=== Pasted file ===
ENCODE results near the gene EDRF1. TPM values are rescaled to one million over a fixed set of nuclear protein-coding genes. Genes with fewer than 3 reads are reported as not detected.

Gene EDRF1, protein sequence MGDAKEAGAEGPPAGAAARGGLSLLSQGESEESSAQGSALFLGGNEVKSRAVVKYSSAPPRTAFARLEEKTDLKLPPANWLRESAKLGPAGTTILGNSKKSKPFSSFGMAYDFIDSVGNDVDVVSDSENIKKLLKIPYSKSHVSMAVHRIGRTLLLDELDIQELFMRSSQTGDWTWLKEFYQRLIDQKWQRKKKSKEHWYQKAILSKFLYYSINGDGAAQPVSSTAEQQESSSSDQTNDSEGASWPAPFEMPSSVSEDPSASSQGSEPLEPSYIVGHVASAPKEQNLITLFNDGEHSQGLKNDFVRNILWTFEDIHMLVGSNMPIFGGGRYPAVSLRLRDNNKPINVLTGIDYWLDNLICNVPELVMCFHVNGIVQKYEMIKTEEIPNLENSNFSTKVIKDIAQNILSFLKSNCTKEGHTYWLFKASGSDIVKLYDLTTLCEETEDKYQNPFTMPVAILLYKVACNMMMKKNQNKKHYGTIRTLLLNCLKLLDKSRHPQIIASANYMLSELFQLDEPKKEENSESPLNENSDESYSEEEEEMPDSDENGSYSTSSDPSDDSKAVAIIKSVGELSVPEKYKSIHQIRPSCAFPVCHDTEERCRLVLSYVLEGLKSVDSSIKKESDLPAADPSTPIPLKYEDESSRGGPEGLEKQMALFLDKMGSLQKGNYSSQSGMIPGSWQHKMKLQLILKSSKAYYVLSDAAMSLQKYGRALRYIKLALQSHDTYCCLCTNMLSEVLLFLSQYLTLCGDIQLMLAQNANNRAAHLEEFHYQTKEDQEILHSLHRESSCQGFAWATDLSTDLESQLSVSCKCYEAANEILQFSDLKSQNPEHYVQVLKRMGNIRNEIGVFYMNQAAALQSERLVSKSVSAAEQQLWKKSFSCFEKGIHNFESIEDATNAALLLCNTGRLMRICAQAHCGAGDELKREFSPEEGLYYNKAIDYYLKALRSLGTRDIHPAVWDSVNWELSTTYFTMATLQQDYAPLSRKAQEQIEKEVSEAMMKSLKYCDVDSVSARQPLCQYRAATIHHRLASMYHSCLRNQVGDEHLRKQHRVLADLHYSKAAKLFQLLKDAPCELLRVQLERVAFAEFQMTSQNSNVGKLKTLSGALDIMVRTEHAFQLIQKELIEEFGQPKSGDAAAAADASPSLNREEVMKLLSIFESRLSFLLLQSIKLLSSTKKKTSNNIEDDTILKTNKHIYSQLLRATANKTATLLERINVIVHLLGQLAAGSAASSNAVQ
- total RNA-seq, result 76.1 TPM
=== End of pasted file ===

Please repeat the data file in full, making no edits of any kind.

ENCODE results near the gene EDRF1. TPM values are rescaled to one million over a fixed set of nuclear protein-coding genes. Genes with fewer than 3 reads are reported as not detected.

Gene EDRF1, protein sequence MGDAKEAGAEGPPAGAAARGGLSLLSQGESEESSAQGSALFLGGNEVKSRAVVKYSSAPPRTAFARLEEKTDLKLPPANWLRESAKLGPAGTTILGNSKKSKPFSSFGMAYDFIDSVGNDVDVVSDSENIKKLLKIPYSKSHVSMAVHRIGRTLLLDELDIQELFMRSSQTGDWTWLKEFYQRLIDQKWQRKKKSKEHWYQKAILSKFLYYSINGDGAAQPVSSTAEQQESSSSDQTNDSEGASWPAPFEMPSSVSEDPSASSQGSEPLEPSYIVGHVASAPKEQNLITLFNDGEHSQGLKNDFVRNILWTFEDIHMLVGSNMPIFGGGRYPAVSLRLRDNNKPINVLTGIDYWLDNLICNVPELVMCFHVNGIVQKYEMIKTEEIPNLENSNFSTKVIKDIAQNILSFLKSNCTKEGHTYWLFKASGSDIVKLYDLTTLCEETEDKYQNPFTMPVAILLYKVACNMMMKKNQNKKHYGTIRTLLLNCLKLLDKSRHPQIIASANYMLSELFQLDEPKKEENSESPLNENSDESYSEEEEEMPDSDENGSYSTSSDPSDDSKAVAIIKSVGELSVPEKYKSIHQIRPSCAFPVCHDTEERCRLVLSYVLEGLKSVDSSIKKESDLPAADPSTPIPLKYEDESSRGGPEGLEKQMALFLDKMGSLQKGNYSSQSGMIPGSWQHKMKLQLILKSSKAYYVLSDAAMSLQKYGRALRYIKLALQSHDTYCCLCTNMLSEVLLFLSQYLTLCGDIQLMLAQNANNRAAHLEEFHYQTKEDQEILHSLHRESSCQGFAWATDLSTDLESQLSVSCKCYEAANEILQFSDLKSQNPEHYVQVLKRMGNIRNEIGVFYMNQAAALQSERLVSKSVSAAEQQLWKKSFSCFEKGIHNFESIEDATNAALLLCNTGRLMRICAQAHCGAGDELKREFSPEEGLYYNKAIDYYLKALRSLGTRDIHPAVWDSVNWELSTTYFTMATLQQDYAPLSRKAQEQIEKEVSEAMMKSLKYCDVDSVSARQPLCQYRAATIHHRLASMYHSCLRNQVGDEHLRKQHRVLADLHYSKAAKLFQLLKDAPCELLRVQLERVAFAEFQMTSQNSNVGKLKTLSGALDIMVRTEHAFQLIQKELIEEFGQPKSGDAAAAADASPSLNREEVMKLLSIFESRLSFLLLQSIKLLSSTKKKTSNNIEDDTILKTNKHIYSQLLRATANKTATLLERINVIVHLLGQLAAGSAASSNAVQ
- total RNA-seq, result 76.1 TPM